Over the last decade, amniocentesis has proved a valuable tool for monitoring the progress of women whose pregnancies involve a high degree of risk to their babies. In addition, it is used to detect inherited defects in babies ahead of time, thus giving women the opportunity to abort these fetuses if desired. Thus amniocentesis has ushered in a whole new era of reproductive choice, and brought with it many unanswered questions about the ethics of that choice.
Amniocentesis is a procedure which removes about four teaspoons of fluid ("amniotic fluid") from the bag of waters ("amniotic sac") surrounding the baby. This fluid is removed through a needle placed in the mother's abdomen, and then into the uterus and bag of waters, after the mother's abdomen has been frozen with a local anesthetic. Prior to amniocentesis, an ultrasonic picture of the baby and its bag of waters will determine the best place for the needle to enter. Cells from the amniotic fluid are then grown for chromosomal studies and various chemical tests are performed as well. The results take three to four weeks to complete. The chromosomal studies will also tell you the sex of the baby.
Since amniocentesis is usually performed at 16 weeks of pregnancy, to ensure that there is an adequate amount of fluid formed, the baby is already 20 weeks old by the time its parents must decide its future.
Who Should Consider Amniocentesis ?
These include a group of structural defects resulting from incomplete formation of the spinal chord, or its bony covering, that range from mild to life-threatening. This group of defects includes missing brain, and exposed spinal column, and cause half of all still births. Children who survive with serious cases of exposed spinal chord are usually paralysed, and have severe medical problems. Children with mild defects of the spinal chord that are covered with skin, can lead rich full lives.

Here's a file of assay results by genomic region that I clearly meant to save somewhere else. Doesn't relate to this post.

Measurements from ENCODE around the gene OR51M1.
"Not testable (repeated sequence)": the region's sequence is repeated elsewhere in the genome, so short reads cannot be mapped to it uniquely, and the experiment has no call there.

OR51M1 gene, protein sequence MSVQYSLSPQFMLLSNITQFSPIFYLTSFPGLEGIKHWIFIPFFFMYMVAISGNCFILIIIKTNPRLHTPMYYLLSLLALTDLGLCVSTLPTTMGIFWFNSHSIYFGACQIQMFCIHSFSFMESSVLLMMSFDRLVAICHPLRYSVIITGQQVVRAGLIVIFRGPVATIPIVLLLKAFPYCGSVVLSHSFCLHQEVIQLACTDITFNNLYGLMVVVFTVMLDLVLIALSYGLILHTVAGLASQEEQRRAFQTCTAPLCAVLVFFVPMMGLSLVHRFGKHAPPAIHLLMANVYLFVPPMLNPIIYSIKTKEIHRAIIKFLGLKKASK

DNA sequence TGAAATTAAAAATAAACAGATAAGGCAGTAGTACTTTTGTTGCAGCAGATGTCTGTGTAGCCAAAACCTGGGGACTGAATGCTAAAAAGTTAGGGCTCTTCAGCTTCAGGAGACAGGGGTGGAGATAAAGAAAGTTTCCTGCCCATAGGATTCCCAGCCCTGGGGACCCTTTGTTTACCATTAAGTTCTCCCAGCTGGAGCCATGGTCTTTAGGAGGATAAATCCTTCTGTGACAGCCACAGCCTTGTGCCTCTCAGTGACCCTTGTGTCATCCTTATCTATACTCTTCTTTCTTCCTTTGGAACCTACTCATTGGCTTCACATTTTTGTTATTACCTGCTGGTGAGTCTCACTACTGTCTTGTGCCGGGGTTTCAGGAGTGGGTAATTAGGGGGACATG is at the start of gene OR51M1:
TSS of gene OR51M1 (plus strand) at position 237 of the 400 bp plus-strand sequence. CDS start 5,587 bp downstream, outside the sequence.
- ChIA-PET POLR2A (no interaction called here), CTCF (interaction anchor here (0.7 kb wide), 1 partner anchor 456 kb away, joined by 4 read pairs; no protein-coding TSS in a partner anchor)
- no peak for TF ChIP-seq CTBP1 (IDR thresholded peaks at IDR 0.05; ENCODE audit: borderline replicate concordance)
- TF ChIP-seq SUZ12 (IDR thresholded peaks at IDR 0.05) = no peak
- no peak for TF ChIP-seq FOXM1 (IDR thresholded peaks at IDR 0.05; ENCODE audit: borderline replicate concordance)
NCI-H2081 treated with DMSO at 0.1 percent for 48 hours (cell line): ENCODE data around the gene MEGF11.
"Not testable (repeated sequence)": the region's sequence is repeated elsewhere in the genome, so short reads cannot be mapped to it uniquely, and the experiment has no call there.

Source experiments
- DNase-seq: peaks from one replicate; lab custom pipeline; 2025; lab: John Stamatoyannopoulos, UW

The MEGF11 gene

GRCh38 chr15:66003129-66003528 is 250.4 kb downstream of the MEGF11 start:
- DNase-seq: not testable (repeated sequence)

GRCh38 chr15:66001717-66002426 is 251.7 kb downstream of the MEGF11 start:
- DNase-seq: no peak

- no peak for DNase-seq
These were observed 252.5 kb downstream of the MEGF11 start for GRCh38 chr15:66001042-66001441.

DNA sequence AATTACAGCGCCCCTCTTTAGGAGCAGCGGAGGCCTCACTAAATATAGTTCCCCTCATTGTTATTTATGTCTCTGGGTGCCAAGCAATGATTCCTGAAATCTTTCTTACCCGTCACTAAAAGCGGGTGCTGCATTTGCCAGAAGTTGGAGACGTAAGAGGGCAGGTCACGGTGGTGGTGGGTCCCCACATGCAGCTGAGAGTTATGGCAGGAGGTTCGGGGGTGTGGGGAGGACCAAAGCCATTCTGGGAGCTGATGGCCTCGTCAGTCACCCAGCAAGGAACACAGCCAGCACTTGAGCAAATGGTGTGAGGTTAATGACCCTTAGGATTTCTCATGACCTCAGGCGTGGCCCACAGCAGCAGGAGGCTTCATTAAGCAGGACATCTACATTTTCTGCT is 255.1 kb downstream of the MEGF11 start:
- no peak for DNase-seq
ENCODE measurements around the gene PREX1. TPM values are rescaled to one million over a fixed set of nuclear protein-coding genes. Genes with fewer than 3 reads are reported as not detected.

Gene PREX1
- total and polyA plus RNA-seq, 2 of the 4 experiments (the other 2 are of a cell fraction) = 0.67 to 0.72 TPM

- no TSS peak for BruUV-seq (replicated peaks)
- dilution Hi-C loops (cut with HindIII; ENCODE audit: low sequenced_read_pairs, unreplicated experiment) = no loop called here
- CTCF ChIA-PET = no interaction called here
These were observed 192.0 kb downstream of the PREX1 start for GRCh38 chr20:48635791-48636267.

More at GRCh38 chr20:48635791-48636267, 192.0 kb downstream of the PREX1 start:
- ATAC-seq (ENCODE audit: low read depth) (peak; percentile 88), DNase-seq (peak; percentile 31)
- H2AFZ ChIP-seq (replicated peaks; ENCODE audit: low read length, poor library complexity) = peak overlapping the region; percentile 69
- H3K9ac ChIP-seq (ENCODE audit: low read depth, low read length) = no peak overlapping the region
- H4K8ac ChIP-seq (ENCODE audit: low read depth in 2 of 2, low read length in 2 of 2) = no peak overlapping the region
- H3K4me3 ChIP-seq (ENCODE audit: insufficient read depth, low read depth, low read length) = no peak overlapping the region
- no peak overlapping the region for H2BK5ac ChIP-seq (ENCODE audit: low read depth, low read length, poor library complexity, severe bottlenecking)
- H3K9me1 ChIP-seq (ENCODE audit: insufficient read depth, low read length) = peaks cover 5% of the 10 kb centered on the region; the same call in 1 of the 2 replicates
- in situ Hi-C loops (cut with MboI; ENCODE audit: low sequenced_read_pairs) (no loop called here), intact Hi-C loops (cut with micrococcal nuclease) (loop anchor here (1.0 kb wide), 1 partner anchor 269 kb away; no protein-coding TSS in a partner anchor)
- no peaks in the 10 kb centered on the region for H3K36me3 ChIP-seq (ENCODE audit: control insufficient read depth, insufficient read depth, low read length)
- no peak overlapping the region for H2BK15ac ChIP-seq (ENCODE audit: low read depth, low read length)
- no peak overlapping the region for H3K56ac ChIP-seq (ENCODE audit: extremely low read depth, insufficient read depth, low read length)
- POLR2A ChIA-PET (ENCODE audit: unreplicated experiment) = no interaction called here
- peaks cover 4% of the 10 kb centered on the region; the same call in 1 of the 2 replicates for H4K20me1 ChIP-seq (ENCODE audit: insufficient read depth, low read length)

Other inherited problems include a range of genetic or chromosomal abnormalities. The most common of these is Down's Syndrome or Mongolism, in which there are usually three instead of two number 21 chromosomes. Down's Syndrome is a major cause of mental retardation worldwide, and people with Down's syndrome are likely to have weak cardiovascular systems, respiratory problems and run a greater risk of childhood leukemia.
Afro-American women, Mediterranean women, or Jewish women who have lived in Eastern Europe, may have a family history of diseases such as Tay Sachs disease, sickle cell anemia, and thalassemia.
However, 95 percent of cases of Down's Syndrome are age-related. At age 30, the incidence of Down's syndrome is one in 885 births; at age 35, it is one in 365 births; and at age 40 the chance of having a Down's child is about one in 109.
In the past, amniocentesis used to be reserved for women 38 or over. With increased demand, its use has been extended to the group between 35 and 38, and even to women younger than 35.
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